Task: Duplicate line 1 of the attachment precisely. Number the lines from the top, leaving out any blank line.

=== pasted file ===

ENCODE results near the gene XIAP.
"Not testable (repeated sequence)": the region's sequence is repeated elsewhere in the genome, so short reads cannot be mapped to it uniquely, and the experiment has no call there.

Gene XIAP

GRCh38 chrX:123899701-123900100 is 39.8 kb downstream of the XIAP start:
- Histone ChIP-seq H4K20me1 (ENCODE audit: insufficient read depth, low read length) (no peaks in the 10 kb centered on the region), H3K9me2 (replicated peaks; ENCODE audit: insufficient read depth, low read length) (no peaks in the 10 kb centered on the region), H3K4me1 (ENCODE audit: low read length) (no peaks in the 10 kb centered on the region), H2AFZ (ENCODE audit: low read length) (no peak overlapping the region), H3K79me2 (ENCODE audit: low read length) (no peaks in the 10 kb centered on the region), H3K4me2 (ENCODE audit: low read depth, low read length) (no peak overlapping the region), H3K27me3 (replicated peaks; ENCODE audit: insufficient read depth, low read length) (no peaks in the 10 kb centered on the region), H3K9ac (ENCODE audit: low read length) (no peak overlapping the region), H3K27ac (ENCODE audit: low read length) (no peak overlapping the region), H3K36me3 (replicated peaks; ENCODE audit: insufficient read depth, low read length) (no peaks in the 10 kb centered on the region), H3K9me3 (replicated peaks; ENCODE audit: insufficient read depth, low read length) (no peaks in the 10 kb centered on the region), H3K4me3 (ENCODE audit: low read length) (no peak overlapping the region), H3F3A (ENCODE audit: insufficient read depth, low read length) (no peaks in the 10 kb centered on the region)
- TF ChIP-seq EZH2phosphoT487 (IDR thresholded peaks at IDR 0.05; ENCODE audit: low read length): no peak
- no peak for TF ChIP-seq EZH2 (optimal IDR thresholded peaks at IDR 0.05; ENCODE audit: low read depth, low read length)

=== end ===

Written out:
ENCODE results near the gene XIAP.